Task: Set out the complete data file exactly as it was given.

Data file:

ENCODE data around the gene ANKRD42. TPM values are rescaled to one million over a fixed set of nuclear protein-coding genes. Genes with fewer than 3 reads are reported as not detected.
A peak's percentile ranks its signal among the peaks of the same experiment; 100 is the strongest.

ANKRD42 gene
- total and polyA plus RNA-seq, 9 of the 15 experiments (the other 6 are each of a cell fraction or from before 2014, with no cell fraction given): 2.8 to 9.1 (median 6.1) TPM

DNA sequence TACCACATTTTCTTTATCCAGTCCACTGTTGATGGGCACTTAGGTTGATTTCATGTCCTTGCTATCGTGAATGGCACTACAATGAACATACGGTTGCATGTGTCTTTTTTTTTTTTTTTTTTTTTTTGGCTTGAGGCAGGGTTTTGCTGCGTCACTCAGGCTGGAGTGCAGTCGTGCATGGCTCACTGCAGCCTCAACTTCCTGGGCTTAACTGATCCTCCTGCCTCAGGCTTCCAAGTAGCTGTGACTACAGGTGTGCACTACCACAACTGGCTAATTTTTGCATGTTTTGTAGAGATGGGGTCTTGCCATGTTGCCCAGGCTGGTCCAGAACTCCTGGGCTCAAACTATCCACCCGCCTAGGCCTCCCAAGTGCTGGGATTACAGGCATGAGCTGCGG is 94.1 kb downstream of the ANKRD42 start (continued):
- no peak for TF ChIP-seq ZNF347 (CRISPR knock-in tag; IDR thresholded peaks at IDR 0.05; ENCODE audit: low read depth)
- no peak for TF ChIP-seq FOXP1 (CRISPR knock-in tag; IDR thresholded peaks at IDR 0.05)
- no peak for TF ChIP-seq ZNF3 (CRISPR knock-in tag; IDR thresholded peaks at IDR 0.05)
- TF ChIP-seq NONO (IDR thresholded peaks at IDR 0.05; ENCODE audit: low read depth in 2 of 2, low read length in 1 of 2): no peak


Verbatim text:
ENCODE data around the gene ANKRD42. TPM values are rescaled to one million over a fixed set of nuclear protein-coding genes. Genes with fewer than 3 reads are reported as not detected.
A peak's percentile ranks its signal among the peaks of the same experiment; 100 is the strongest.

ANKRD42 gene
- total and polyA plus RNA-seq, 9 of the 15 experiments (the other 6 are each of a cell fraction or from before 2014, with no cell fraction given): 2.8 to 9.1 (median 6.1) TPM

DNA sequence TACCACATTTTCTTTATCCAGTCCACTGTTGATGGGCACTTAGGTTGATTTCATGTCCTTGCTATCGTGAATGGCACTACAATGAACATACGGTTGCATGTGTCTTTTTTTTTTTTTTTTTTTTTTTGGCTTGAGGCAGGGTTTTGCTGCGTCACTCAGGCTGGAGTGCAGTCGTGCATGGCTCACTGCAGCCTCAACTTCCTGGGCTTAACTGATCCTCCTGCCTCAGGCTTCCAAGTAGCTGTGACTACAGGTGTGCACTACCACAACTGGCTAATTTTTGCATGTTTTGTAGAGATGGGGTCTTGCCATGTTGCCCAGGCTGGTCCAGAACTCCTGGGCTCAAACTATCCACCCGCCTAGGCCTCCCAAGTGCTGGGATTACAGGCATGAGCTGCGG is 94.1 kb downstream of the ANKRD42 start (continued):
- no peak for TF ChIP-seq ZNF347 (CRISPR knock-in tag; IDR thresholded peaks at IDR 0.05; ENCODE audit: low read depth)
- no peak for TF ChIP-seq FOXP1 (CRISPR knock-in tag; IDR thresholded peaks at IDR 0.05)
- no peak for TF ChIP-seq ZNF3 (CRISPR knock-in tag; IDR thresholded peaks at IDR 0.05)
- TF ChIP-seq NONO (IDR thresholded peaks at IDR 0.05; ENCODE audit: low read depth in 2 of 2, low read length in 1 of 2): no peak